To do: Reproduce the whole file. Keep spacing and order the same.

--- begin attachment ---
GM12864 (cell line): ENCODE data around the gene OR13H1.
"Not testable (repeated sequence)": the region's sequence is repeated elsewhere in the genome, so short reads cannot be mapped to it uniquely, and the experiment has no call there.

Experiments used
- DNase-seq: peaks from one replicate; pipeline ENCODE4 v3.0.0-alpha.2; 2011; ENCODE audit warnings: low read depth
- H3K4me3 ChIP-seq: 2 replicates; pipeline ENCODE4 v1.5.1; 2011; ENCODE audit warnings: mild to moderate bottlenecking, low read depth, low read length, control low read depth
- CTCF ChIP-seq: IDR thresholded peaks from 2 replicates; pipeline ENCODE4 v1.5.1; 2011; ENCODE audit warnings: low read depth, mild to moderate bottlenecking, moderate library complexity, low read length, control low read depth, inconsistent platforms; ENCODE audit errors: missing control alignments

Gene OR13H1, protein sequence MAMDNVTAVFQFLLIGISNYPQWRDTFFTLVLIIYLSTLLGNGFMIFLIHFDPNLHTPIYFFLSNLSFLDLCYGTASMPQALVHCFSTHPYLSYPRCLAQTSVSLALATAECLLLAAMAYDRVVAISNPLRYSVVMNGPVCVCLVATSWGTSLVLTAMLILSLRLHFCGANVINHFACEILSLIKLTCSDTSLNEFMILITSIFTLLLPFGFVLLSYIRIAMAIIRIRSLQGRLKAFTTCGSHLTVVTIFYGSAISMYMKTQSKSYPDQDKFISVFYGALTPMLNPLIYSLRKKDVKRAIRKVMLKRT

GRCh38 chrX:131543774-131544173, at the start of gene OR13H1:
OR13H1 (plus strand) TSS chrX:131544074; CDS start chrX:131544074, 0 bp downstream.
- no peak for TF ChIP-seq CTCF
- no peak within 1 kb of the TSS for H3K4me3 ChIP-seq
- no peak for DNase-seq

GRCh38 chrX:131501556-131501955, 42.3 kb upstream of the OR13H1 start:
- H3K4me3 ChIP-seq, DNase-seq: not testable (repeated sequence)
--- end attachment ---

GM12864 (cell line): ENCODE data around the gene OR13H1.
"Not testable (repeated sequence)": the region's sequence is repeated elsewhere in the genome, so short reads cannot be mapped to it uniquely, and the experiment has no call there.

Experiments used
- DNase-seq: peaks from one replicate; pipeline ENCODE4 v3.0.0-alpha.2; 2011; ENCODE audit warnings: low read depth
- H3K4me3 ChIP-seq: 2 replicates; pipeline ENCODE4 v1.5.1; 2011; ENCODE audit warnings: mild to moderate bottlenecking, low read depth, low read length, control low read depth
- CTCF ChIP-seq: IDR thresholded peaks from 2 replicates; pipeline ENCODE4 v1.5.1; 2011; ENCODE audit warnings: low read depth, mild to moderate bottlenecking, moderate library complexity, low read length, control low read depth, inconsistent platforms; ENCODE audit errors: missing control alignments

Gene OR13H1, protein sequence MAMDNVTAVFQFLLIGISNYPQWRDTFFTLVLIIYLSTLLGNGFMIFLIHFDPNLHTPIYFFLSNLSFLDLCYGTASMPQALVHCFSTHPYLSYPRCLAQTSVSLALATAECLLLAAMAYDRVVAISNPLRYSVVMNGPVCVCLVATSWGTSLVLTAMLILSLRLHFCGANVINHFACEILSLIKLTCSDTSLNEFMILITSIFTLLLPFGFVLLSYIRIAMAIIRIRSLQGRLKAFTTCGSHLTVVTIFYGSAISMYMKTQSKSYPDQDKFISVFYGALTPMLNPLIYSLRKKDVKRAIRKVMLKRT

GRCh38 chrX:131543774-131544173, at the start of gene OR13H1:
OR13H1 (plus strand) TSS chrX:131544074; CDS start chrX:131544074, 0 bp downstream.
- no peak for TF ChIP-seq CTCF
- no peak within 1 kb of the TSS for H3K4me3 ChIP-seq
- no peak for DNase-seq

GRCh38 chrX:131501556-131501955, 42.3 kb upstream of the OR13H1 start:
- H3K4me3 ChIP-seq, DNase-seq: not testable (repeated sequence)